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The Eight 401(k) Fiduciary Duties You Need to Know

02/02/2010:

When you start a 401(k) for your company, there are eight core duties you take on to ensure your program is managed to benefit all your employees. They are pretty common sense, but important to know as a breach can leave you personally liable to make the 401(k) plan whole for losses caused by a breach.

Sounds kind of scary, but there is no reason it needs to be. With a little education, it should be pretty easy to stay well within the rules.

Drum roll, please… the eight core obligations are:

  1. Put your participating employees’ best interests ahead of the company’s and control administration expenses. Things to do: Offer diverse investment options, ensure employees have easy access to the plan and guidance materials, and keep costs low both for participants and your business costs.
  2. Make sound decisions with care that a prudent person would under similar circumstances around your retirement plan. Things to do: Use good judgment and weigh your decisions before you act – pretty straightforward.
  3. Diversify investments to minimize risk of large losses. Things to do: Ensure you have an Investment Policy Statement and your investment options cover major asset categories across stocks, bonds, and cash (all ShareBuilder 401k plans automatically do both). Offering model portfolios that automatically diversify based on various employee risks and time horizons are good to offer.
  4. Ensure you are aware of what any co-fiduciaries are managing and use care to prevent breaches. Things to do: Review your plan assets and payroll submissions on a regular basis and look for any large dips in balances.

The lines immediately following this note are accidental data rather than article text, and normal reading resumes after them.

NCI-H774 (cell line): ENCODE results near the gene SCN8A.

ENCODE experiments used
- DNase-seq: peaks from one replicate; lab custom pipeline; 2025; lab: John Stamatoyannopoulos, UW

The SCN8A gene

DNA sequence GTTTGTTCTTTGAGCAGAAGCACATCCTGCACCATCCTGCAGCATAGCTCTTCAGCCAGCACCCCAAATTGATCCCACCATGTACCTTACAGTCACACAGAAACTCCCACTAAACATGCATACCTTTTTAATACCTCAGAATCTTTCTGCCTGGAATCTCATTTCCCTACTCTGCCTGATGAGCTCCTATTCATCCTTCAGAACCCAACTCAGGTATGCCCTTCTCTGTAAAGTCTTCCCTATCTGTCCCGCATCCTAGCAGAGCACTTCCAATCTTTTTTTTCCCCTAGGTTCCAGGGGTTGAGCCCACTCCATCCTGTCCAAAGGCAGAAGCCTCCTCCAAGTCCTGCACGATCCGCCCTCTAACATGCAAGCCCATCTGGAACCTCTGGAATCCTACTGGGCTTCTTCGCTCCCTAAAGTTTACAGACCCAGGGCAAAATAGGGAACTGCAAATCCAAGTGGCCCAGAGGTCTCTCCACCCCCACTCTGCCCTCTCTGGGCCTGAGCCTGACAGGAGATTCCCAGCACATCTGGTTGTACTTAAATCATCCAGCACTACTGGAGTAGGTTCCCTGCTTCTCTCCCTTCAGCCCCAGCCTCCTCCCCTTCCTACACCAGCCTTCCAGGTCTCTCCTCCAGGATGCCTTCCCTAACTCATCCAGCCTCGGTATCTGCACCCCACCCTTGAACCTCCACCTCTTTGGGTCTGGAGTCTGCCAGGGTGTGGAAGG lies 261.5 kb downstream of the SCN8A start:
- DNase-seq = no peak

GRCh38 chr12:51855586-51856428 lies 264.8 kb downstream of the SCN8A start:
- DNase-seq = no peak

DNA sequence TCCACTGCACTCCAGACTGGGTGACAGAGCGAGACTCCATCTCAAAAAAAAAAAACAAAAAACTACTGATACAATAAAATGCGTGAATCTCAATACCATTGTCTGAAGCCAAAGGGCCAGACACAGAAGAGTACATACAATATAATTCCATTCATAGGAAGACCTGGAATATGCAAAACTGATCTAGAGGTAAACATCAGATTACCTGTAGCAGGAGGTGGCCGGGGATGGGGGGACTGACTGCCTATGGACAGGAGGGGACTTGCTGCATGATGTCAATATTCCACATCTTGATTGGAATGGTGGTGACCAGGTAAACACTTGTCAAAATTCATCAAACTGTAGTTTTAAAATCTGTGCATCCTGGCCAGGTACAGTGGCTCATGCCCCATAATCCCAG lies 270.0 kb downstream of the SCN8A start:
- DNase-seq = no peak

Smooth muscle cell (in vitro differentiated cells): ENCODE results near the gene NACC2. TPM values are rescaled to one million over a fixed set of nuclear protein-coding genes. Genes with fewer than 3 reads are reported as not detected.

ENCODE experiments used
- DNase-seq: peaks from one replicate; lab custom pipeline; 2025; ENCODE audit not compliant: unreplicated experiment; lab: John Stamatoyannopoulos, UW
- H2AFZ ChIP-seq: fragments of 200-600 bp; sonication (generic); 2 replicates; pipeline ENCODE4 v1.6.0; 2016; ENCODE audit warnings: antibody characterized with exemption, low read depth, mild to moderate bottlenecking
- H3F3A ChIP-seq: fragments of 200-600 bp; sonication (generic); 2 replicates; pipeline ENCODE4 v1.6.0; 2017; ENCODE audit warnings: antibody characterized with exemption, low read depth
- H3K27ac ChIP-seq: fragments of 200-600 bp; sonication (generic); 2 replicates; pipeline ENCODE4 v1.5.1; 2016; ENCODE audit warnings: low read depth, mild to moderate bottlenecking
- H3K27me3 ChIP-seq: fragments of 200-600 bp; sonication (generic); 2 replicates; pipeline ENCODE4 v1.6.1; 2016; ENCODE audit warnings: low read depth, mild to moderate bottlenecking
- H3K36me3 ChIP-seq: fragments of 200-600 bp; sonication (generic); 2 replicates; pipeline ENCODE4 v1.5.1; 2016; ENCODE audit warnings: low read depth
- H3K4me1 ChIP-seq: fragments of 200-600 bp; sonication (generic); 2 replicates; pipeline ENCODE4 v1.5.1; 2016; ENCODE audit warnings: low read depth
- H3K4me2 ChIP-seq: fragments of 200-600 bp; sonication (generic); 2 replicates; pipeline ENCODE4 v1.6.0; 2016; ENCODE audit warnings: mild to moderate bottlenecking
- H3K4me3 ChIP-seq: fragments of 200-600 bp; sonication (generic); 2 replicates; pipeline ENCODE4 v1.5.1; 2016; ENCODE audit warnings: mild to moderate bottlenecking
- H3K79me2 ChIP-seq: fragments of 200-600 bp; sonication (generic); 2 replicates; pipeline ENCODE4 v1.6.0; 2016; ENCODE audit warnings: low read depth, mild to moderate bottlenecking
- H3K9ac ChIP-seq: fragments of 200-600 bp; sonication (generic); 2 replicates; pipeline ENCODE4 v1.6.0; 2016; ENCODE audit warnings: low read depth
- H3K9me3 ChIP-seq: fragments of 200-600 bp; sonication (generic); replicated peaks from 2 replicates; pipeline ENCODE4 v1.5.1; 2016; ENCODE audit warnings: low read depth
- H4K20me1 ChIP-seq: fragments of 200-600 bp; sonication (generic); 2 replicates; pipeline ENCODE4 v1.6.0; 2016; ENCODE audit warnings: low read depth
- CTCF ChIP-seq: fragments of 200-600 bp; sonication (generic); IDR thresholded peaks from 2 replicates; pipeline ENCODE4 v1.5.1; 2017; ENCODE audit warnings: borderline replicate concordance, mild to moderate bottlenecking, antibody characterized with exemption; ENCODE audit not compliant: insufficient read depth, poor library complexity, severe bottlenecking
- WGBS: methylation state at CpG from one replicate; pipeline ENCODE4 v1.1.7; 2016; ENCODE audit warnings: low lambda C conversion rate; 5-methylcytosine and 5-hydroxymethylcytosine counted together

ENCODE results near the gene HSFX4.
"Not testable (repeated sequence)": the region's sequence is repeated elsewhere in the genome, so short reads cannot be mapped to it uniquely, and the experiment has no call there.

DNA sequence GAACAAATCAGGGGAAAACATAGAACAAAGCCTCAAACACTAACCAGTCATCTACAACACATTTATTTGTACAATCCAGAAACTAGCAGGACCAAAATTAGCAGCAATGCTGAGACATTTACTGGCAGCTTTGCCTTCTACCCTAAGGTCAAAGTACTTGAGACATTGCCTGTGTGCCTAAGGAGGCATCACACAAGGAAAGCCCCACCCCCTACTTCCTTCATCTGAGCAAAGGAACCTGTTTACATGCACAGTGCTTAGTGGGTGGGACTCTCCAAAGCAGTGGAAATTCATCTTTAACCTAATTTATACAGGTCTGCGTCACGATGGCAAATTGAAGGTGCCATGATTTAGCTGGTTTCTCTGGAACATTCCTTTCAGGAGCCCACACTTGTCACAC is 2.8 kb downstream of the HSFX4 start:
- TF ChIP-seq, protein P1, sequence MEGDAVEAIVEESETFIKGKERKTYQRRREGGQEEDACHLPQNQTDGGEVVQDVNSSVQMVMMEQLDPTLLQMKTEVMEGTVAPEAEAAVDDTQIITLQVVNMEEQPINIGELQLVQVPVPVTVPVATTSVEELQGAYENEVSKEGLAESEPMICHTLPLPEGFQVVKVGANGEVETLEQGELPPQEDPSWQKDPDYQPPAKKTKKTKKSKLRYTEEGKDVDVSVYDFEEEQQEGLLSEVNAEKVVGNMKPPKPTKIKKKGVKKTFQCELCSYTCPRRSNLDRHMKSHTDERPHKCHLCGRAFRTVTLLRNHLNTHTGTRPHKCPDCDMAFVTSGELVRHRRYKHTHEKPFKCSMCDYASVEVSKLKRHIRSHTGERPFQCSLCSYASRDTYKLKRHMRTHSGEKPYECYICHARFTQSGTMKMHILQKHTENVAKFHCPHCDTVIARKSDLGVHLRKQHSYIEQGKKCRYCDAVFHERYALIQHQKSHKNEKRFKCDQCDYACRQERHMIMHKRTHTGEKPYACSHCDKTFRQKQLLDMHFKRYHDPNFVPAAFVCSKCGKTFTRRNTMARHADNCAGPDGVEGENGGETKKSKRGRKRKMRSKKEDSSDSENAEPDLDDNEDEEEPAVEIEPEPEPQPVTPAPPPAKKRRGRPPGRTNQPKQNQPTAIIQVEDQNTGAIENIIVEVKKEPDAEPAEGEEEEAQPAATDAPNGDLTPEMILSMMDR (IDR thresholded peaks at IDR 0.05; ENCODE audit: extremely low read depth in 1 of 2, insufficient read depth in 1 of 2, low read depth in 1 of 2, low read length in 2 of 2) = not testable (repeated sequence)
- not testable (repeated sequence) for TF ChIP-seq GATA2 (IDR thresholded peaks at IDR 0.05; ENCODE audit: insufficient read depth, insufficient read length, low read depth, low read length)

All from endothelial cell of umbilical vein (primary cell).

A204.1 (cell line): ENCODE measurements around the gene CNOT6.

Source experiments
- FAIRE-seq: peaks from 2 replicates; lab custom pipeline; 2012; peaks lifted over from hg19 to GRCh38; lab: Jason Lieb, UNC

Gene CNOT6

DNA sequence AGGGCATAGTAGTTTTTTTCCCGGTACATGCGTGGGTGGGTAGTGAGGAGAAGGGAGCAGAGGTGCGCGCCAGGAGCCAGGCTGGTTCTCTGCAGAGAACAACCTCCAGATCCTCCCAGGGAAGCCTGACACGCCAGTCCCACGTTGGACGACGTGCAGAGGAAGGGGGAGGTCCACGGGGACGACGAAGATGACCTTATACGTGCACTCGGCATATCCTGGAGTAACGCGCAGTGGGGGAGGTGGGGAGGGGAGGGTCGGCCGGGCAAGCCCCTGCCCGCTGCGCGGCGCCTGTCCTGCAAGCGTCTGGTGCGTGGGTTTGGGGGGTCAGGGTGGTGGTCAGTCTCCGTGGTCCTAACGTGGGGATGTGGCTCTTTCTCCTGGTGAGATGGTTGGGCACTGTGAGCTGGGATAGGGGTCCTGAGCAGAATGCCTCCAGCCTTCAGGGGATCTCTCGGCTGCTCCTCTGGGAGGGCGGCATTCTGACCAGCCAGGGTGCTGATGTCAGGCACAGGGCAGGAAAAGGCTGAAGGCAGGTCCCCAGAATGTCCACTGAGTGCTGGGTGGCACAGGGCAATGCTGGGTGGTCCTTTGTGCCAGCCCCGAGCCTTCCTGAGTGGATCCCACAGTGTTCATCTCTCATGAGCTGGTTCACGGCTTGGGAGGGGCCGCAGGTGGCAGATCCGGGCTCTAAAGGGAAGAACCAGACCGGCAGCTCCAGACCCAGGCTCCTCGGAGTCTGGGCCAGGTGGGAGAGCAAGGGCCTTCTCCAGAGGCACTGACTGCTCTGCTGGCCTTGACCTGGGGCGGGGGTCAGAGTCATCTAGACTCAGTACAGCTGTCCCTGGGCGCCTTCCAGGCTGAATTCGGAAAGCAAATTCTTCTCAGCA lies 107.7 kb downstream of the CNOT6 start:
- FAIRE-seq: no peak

5. Hold plan assets within the jurisdiction of the US courts. Things to do: As long as you have a respected, well-known provider, you are probably okay. Always ask your provider to be sure.
  6. Purchase a fiduciary bond in the amount of 10 percent of funds handled up to $500,000 maximum bond ($1M if holding employer securities). Things to do: make sure you have one and that it covers the appropriate amount.
  7. Run the plan in accordance with how you set it up and is fully outlined in your Plan Document you received when you started the plan. Things to do: If you make any changes to your plan, ensure you have your Plan Document amended. It’s better to do this before implementing the change.
  8. Don’t tamper with assets in your company’s 401(k) program for any business needs (prohibited transactions). Things to do: Using the assets of the plan (assets of your employees) for company needs is not an option even if you intend to pay it back. You of course can manage your own 401(k) account at any time and there is often a loan option from your individual account if you need emergency cash.

If you ever have questions here, just give us a ring.

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